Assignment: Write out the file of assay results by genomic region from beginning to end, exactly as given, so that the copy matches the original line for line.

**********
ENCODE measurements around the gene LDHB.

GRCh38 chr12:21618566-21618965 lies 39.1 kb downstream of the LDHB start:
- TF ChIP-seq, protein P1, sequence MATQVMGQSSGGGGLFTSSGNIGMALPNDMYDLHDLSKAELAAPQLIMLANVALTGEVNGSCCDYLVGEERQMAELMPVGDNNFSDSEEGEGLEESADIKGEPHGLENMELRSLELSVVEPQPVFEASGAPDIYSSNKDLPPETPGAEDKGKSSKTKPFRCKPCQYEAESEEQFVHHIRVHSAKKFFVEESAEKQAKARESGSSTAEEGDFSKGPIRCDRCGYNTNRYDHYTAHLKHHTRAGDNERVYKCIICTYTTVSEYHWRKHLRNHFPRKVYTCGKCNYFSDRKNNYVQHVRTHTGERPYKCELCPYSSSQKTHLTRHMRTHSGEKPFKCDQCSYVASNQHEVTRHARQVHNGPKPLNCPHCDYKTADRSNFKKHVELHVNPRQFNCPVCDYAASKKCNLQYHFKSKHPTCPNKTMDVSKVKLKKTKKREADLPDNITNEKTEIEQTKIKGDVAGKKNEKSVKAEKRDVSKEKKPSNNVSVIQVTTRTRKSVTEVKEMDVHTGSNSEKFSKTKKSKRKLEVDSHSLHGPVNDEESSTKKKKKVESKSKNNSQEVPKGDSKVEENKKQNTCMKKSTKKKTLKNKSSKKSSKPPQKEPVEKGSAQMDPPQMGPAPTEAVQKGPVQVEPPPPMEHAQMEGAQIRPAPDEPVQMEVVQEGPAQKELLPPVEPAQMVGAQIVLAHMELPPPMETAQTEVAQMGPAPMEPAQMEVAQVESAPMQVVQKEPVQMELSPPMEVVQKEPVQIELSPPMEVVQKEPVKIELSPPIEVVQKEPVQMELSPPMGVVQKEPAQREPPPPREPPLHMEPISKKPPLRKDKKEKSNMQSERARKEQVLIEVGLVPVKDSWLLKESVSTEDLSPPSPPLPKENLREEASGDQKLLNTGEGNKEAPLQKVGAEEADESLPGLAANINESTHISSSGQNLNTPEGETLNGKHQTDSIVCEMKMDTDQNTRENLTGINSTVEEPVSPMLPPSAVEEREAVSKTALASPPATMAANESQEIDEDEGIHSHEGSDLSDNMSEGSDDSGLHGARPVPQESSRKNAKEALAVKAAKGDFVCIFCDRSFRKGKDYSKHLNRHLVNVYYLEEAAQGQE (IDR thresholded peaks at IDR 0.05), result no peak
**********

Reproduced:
ENCODE measurements around the gene LDHB.

GRCh38 chr12:21618566-21618965 lies 39.1 kb downstream of the LDHB start:
- TF ChIP-seq, protein P1, sequence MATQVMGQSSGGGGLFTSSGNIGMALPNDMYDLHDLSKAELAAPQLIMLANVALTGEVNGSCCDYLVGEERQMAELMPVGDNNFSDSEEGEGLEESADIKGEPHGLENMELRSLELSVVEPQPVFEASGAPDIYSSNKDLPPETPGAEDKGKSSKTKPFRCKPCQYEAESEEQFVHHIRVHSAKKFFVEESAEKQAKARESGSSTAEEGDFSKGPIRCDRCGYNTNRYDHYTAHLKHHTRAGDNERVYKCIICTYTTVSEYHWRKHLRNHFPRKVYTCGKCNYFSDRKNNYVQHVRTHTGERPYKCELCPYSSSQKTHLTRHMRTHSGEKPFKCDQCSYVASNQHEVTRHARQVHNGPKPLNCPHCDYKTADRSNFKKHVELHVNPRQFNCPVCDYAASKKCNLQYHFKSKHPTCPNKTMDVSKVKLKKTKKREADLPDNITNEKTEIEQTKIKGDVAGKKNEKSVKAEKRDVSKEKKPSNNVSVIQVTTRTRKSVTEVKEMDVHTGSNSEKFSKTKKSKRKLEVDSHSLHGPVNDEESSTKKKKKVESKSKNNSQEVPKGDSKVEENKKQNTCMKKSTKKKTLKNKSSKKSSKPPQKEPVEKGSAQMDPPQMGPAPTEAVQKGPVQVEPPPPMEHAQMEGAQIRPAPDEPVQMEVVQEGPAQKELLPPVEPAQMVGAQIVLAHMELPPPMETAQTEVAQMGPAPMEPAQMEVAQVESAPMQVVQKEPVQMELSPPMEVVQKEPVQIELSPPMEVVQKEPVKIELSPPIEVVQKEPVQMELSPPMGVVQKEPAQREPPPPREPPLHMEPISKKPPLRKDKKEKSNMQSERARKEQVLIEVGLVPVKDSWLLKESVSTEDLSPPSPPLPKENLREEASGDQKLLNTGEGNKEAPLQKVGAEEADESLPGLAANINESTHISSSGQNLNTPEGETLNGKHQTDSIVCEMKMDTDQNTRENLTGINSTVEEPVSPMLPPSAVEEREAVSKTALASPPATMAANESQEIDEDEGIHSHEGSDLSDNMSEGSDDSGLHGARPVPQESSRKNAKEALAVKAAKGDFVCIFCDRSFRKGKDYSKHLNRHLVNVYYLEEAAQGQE (IDR thresholded peaks at IDR 0.05), result no peak